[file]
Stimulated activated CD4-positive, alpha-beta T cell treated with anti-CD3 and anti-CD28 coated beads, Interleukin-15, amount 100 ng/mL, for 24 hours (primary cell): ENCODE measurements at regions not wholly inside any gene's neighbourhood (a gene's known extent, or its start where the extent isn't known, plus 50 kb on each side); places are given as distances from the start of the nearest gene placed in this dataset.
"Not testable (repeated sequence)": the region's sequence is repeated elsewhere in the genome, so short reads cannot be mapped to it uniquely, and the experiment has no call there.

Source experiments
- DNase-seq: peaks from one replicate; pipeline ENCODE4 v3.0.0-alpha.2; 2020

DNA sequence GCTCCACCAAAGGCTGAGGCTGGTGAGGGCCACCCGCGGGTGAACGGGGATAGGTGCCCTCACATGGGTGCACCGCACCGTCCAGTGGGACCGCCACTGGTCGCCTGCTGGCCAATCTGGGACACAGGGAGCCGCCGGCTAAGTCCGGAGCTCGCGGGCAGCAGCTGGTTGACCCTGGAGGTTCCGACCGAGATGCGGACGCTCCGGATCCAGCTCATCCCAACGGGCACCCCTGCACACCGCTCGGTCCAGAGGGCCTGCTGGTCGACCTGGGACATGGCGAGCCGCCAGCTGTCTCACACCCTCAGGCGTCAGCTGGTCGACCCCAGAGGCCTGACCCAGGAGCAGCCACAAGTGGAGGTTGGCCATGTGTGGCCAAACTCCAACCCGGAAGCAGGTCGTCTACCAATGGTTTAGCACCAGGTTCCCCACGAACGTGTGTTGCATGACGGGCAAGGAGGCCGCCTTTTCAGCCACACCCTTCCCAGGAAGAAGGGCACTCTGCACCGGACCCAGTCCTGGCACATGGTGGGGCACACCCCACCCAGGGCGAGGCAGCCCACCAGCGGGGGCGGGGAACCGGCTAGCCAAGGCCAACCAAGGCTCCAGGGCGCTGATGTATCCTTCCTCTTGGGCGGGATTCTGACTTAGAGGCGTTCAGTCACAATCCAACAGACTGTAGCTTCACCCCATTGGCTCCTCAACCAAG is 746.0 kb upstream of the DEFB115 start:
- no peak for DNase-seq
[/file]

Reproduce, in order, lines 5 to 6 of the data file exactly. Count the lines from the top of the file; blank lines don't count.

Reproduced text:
DNA sequence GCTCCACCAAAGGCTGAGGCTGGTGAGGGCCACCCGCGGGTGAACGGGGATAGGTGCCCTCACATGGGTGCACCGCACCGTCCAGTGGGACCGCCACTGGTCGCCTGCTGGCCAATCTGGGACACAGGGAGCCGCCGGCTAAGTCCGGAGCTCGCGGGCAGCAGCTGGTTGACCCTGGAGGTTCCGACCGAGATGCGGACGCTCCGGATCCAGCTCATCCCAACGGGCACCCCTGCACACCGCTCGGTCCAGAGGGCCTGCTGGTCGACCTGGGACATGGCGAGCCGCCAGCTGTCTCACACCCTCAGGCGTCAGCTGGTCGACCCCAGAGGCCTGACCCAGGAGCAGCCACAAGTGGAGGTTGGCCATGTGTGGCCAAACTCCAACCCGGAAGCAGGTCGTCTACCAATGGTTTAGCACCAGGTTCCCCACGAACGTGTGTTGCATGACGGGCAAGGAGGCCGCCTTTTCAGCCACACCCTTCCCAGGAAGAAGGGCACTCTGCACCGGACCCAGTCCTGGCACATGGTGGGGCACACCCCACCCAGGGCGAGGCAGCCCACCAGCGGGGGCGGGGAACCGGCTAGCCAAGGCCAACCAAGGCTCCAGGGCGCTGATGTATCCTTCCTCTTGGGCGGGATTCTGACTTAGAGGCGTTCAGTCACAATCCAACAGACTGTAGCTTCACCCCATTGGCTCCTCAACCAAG is 746.0 kb upstream of the DEFB115 start:
- no peak for DNase-seq